We can predict a great deal about the world that we're in now. But there are plenty of things that we can't predict, like the behaviour of the people we encounter or dealing with traffic. We can predict the physics of everything.

We can't predict individual events governed by other people's actions. We get better and better at predicting weather. I don't have any good answers for this. But I wonder how the experience of time will be changed when we have greater and greater knowledge, which equals greater and greater predictive knowledge.

Where under linear time, we have no choice but to move along with the flow of time, from moment to moment. Each choice that we make is locked in to the next or subsequent moment. Everything we do is locked in time. We deal with the consequences of the actions of each previous moment.

[End of recorded material]

Authors[1]

American Television Writer

(Updated July 25, 2019)

*High range testing (HRT) should be taken with honest skepticism grounded in the limited empirical development of the field at present, even in spite of honest and sincere efforts. If a higher general intelligence score, then the greater the variability in, and margin of error in, the general intelligence scores because of the greater rarity in the population.*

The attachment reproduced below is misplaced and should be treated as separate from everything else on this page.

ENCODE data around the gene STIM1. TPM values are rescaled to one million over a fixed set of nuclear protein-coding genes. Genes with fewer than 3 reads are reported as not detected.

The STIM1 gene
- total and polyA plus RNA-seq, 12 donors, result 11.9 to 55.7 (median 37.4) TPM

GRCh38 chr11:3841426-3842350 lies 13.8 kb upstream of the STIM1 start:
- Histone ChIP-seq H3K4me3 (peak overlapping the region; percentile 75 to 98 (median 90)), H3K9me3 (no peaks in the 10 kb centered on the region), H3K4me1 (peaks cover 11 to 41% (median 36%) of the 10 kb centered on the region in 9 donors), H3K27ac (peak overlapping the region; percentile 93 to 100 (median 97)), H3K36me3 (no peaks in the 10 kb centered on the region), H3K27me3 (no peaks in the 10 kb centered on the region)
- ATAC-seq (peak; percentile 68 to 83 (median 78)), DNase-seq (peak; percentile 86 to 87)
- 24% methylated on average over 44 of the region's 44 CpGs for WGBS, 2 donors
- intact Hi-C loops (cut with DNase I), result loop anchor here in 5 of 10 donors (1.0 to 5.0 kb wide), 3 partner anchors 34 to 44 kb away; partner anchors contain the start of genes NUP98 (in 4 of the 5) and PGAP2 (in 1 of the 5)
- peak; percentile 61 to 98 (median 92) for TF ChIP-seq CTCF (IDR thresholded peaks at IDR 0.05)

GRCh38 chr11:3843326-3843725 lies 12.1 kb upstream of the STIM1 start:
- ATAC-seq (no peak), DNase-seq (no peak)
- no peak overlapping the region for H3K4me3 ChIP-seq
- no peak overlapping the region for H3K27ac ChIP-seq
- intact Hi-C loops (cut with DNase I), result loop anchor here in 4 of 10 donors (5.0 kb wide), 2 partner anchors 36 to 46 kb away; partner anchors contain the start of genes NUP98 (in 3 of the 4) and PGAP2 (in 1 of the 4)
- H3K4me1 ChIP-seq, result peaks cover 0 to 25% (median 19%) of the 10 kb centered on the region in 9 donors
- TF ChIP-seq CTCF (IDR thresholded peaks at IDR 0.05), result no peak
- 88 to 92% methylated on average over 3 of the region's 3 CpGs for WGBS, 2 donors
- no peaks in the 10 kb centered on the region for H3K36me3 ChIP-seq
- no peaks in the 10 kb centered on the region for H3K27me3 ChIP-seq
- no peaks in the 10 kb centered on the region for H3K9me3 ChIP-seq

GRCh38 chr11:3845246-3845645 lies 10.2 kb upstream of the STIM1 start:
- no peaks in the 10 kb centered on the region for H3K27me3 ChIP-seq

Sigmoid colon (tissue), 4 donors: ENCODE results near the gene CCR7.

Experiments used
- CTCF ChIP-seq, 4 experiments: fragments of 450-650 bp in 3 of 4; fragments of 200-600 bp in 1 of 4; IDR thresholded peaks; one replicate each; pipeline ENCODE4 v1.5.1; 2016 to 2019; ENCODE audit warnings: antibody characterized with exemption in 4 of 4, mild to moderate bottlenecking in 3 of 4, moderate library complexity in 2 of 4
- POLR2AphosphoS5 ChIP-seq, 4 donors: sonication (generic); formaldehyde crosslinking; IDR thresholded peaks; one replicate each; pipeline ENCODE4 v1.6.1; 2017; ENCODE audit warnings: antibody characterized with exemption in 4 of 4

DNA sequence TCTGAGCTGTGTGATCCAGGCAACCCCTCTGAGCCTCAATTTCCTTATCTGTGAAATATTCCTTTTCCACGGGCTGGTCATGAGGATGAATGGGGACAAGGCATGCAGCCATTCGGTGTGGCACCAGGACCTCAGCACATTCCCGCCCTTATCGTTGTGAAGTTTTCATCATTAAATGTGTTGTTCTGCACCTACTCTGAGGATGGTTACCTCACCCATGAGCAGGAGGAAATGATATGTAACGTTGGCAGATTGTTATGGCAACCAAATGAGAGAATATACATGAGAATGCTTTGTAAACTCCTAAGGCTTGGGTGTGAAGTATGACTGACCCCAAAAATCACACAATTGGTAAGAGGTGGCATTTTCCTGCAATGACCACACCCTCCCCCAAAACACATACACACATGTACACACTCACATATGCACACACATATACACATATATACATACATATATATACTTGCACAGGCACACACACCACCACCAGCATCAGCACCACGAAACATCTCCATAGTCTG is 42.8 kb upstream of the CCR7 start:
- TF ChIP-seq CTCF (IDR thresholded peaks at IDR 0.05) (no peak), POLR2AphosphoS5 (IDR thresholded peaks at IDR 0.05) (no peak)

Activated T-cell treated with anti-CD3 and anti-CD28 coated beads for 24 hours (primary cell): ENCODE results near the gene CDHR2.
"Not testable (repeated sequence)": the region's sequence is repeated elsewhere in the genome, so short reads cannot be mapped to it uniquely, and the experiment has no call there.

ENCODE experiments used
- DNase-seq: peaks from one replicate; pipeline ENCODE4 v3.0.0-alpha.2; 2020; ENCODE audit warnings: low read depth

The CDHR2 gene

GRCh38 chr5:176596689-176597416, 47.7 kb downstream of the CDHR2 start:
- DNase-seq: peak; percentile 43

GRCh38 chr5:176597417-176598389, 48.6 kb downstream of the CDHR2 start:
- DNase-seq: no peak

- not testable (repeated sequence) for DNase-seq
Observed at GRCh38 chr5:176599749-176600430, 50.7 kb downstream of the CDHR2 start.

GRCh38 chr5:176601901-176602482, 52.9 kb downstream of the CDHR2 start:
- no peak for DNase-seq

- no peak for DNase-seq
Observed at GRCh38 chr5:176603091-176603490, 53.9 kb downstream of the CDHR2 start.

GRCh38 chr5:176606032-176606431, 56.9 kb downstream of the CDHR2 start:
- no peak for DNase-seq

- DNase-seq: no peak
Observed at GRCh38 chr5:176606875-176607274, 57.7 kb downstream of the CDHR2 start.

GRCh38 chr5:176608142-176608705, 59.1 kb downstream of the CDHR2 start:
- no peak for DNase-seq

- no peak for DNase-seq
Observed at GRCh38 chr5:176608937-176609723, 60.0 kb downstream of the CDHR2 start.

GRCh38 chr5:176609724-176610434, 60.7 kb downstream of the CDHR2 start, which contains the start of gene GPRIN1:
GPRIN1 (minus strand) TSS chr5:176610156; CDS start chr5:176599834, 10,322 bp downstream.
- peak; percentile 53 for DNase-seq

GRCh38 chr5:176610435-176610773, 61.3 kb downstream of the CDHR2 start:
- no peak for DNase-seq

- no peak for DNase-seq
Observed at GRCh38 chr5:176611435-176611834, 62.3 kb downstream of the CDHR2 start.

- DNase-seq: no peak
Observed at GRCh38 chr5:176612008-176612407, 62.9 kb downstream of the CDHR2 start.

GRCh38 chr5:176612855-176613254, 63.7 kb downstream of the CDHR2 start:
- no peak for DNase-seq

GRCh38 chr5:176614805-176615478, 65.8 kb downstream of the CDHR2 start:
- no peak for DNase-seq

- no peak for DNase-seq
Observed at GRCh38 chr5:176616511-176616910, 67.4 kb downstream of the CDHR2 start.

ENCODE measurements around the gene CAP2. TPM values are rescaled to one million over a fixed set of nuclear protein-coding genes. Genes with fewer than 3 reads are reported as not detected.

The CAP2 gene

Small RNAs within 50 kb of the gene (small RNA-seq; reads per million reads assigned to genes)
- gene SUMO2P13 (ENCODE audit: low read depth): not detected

According to some semi-reputable sources gathered in a listing hereRick G. Rosner may have among America's, North America's, and the world’s highest measured IQs at or above 190 (S.D. 15)/196 (S.D. 16) based on several high range test performances created by Christopher HardingJason BettsPaul Cooijmans, and Ronald Hoeflin. He earned 12 years of college credit in less than a year and graduated with the equivalent of 8 majors. He has received 8 Writers Guild Awards and Emmy nominations, and was titled 2013 North American Genius of the Year by The World Genius Directory with the main "Genius" listing here.

He has written for Remote ControlCrank YankersThe Man ShowThe EmmysThe Grammys, and Jimmy Kimmel Live!. He worked as a bouncer, a nude art model, a roller-skating waiter, and a stripper. In a television commercialDomino’s Pizza named him the "World’s Smartest Man." The commercial was taken off the air after Subway sandwiches issued a cease-and-desist. He was named "Best Bouncer" in the Denver Area, Colorado, by Westwood Magazine.

Rosner spent much of the late Disco Era as an undercover high school student. In addition, he spent 25 years as a bar bouncer and American fake ID-catcher, and 25+ years as a stripper, and nearly 30 years as a writer for more than 2,500 hours of network television. Errol Morris featured Rosner in the interview series entitled First Person, where some of this history was covered by Morris. He came in second, or lost, on Jeopardy!, sued Who Wants to Be a Millionaire? over a flawed question and lost the lawsuit. He won one game and lost one game on Are You Smarter Than a Drunk Person? (He was drunk). Finally, he spent 37+ years working on a time-invariant variation of the Big Bang Theory.